Title:
METAL/COMPOSITE JOINT WITH SELECTIVE INTERLAMINAR REINFORCEMENT
Kind Code:
A1


Abstract:
A metal/composite joint. An illustrative embodiment of the metal/composite joint includes a metallic component, a composite component provided in engagement with the metallic component, an engagement region defining contact between the metallic component and the composite component and a plurality of attachment projections joining the metallic component and the composite component. The attachment projections may be non-uniformly distributed along the engagement region. A method of joining a metallic component and a composite component is also disclosed.



Inventors:
Wanthal, Steven P. (St. Charles, MO, US)
Application Number:
12/019910
Publication Date:
07/30/2009
Filing Date:
01/25/2008
Assignee:
The Boeing Company
Primary Class:
Other Classes:
156/92, 228/120, 403/179, 403/294, 403/404
International Classes:
F16B19/00; B32B7/08
View Patent Images:
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Primary Examiner:
AMIRI, NAHID
Attorney, Agent or Firm:
Boeing Intellectual Property (St. Louis, MO, US)
Claims:
What is claimed is:

1. A metal/composite joint, comprising: a metallic component; a composite component provided in engagement with said metallic component; an engagement region defining contact between said metallic component and said composite component; a plurality of attachment projections joining said metallic component and said composite component; and wherein said attachment projections are non-uniformly distributed along said engagement region.

2. The metal/composite joint of claim 1 wherein distribution of said attachment projections along said engagement region is based on an optimization.

3. The metal/composite joint of claim 1 wherein said metallic component comprises titanium.

4. The metal/composite joint of claim 1 further comprising at least one area of relatively high interlaminar stress and at least one area of relatively low inerlaminar stress along said engagement region, and wherein said attachment projections are concentrated at said at least one area of relatively high interlaminar stress.

5. The metal/composite joint: of claim 4 wherein said attachment projections are absent from said at least one area of relatively low interlaminar stress.

6. The metal/composite joint of claim 4 wherein said at least one area of relatively high interlaminar stress comprises a pair of areas of relatively high interlaminar stress at respective ends of said engagement region.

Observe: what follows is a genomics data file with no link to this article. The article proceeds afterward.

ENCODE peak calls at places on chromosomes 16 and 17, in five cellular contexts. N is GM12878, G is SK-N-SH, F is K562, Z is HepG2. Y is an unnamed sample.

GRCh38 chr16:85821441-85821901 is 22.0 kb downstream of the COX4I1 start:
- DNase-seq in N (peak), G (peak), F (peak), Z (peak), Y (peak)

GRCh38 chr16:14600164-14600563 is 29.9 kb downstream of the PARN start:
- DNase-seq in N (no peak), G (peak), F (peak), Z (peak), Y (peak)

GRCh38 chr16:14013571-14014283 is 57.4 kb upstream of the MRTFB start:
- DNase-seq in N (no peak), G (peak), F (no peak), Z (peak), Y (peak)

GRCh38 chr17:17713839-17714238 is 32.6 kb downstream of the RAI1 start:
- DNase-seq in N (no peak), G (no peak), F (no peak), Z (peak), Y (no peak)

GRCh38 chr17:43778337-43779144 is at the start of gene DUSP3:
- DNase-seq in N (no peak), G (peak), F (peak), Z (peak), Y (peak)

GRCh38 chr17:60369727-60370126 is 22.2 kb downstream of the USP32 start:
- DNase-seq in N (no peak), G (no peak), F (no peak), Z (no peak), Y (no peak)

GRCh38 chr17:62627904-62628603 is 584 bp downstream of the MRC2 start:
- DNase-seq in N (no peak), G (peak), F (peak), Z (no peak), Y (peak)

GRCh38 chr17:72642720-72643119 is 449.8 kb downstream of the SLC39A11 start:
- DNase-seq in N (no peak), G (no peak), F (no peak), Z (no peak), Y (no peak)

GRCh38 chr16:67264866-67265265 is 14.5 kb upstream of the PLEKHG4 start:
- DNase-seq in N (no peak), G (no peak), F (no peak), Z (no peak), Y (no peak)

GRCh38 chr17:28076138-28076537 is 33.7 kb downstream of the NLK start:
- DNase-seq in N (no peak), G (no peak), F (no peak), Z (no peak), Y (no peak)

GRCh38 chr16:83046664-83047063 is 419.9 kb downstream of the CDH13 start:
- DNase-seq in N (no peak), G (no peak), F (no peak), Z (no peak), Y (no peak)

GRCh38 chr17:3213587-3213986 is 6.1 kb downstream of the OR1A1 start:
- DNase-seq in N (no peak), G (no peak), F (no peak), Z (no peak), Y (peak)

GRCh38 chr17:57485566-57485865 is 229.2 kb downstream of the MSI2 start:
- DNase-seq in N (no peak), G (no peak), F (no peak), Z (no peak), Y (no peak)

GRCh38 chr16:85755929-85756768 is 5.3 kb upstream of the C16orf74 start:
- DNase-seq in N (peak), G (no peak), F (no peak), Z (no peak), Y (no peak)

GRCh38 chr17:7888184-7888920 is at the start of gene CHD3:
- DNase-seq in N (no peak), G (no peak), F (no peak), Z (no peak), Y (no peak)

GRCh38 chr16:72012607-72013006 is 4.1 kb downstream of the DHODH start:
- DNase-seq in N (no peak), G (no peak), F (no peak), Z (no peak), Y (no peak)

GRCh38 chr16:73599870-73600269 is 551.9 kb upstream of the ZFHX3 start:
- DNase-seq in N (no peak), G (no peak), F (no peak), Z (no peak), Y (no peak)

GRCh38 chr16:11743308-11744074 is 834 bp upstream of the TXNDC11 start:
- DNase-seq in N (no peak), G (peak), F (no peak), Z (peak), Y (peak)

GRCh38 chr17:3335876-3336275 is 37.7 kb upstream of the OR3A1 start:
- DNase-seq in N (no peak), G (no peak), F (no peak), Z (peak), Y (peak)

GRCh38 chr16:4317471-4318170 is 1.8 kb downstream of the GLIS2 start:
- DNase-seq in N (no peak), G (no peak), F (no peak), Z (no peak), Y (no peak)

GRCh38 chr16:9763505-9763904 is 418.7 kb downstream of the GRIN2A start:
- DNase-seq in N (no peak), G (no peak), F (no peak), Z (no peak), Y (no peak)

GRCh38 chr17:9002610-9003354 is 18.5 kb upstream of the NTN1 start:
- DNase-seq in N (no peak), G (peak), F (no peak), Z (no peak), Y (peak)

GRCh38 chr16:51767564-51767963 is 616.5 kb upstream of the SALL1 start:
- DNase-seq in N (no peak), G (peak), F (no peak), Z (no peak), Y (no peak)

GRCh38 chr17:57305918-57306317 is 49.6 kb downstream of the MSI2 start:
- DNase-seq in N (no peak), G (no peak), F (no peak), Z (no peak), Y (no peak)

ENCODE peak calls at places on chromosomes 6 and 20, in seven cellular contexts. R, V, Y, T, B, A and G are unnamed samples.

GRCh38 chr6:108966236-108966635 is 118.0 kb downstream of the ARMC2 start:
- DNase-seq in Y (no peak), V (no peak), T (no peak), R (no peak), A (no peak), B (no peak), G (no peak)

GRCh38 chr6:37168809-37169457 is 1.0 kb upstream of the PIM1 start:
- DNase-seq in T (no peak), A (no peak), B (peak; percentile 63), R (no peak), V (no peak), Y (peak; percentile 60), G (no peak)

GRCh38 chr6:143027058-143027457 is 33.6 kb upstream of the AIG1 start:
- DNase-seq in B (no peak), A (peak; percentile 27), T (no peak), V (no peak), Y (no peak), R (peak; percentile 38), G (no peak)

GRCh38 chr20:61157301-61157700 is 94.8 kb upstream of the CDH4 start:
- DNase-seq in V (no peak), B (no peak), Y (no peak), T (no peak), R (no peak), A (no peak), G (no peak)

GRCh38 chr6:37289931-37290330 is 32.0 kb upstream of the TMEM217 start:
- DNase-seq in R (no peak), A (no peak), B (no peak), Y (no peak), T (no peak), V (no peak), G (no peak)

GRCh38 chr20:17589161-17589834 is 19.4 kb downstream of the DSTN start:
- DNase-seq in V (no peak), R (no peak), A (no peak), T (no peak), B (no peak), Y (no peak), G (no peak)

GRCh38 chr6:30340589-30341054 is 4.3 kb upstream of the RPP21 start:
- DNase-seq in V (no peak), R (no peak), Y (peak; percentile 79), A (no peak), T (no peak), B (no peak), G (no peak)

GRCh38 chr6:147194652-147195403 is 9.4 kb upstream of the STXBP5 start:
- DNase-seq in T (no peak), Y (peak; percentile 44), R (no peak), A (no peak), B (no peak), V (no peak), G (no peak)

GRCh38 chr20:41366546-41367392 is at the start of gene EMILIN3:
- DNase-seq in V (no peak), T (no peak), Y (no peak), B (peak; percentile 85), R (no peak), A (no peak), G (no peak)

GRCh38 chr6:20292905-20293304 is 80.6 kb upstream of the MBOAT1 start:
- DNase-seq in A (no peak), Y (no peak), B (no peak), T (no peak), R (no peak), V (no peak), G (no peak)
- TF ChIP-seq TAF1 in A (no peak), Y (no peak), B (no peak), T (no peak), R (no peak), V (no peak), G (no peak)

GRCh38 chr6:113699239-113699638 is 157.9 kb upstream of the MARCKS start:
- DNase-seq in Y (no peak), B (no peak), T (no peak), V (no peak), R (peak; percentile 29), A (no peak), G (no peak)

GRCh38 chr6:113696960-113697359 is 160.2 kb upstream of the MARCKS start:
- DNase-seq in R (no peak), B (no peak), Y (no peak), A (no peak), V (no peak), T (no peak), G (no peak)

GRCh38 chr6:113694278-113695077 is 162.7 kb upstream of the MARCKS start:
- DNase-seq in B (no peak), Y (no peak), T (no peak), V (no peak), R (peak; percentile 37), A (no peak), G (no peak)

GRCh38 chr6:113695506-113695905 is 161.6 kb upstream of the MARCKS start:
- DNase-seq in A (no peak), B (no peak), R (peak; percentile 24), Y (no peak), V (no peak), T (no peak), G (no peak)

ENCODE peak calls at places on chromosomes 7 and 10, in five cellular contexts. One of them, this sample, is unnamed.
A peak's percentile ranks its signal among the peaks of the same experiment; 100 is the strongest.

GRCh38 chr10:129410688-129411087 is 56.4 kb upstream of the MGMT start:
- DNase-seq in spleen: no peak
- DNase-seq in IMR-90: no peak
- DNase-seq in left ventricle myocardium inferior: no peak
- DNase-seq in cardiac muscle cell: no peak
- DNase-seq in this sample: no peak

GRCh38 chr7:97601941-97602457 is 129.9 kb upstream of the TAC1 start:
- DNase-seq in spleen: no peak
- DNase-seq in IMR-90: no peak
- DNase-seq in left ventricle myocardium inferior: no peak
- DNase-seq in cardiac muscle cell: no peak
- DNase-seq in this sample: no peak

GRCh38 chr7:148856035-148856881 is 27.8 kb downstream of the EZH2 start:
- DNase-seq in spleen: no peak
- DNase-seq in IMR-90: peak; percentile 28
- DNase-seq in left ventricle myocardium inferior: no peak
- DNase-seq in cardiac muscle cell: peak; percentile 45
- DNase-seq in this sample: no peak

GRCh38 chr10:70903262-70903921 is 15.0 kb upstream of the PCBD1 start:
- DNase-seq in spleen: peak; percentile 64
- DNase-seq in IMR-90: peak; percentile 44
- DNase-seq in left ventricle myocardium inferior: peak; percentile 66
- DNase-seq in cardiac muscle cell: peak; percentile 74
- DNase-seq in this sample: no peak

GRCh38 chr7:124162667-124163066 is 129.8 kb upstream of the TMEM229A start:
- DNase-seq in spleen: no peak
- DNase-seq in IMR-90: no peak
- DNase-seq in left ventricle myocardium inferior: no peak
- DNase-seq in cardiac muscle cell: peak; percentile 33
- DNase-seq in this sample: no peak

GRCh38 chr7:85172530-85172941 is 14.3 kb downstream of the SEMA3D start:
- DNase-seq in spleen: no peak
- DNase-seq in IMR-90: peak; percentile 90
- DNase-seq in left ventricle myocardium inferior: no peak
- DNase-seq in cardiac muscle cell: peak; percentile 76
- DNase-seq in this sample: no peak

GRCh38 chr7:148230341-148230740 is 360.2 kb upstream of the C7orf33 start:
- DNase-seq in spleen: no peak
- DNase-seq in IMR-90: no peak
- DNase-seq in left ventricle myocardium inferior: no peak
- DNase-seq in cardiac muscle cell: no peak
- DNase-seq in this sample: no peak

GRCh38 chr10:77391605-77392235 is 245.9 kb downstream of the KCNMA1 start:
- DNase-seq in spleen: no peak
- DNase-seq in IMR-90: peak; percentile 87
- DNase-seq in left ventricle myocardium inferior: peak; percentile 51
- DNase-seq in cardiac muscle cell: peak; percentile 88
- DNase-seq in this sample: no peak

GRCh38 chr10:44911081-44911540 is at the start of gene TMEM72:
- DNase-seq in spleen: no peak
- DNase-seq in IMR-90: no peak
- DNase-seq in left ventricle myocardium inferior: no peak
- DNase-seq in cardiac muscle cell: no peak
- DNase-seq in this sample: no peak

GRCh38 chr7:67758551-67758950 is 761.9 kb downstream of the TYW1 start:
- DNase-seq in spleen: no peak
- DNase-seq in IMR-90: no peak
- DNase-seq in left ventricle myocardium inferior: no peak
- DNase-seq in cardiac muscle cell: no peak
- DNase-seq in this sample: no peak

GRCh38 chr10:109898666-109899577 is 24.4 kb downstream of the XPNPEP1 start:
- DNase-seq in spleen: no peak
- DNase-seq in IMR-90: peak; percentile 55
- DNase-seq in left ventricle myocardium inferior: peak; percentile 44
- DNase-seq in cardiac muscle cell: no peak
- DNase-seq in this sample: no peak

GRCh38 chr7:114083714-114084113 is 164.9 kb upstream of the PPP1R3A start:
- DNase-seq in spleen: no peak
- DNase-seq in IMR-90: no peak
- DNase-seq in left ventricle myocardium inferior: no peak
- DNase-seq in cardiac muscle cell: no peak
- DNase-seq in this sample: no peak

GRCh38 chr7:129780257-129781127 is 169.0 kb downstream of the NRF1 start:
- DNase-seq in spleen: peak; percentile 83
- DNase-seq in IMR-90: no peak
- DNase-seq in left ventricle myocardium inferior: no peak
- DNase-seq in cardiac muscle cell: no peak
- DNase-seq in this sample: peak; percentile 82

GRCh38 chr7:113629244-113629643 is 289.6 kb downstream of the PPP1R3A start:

7. The metal/composite joint of claim 6 wherein said at least one area of relatively low interlaminar stress extends between said pair of areas of relatively high interlaminar stress.

8. A metal/composite joint, comprising: a metallic component; a composite component provided in engagement with said metallic component; an engagement region defining contact between said metallic component and said composite component; a plurality of attachment projections extending from said metallic component into said composite component and joining said metallic component and said composite component; and wherein said attachment projections are non-uniformly distributed along said engagement region.

9. The metal/composite joint of claim 8 wherein distribution of said attachment projections along said engagement region is based on an optimization.

10. The metal/composite joint of claim 8 wherein said metallic component comprises titanium.

11. The metal/composite joint of claim 8 further comprising at least one area of relatively high interlaminar stress and at least one area of relatively low inerlaminar stress along said engagement region, and wherein said attachment projections are concentrated at said at least one area of relatively high interlaminar stress.

12. The metal/composite joint of claim 11 wherein said attachment projections are absent from said at least one area of relatively low interlaminar stress.

13. The metal/composite joint of claim 11 wherein said at least one area of relatively high interlaminar stress comprises a pair of areas of relatively high interlaminar stress at respective ends of said engagement region.

14. The metal/composite joint of claim 13 wherein said at least one area of relatively low interlaminar stress extends between said pair of areas of relatively high interlaminar stress.

15. A method of joining a metallic component and a composite component, comprising: providing a metallic component and a composite component in engagement with said metallic component; defining an engagement region between said metallic component and said composite component; forming attachment projections along said engagement region in a non-uniform distribution along said engagement region; engaging said metallic component and said composite component along said engagement region; and wherein said attachment projections penetrate into said composite component.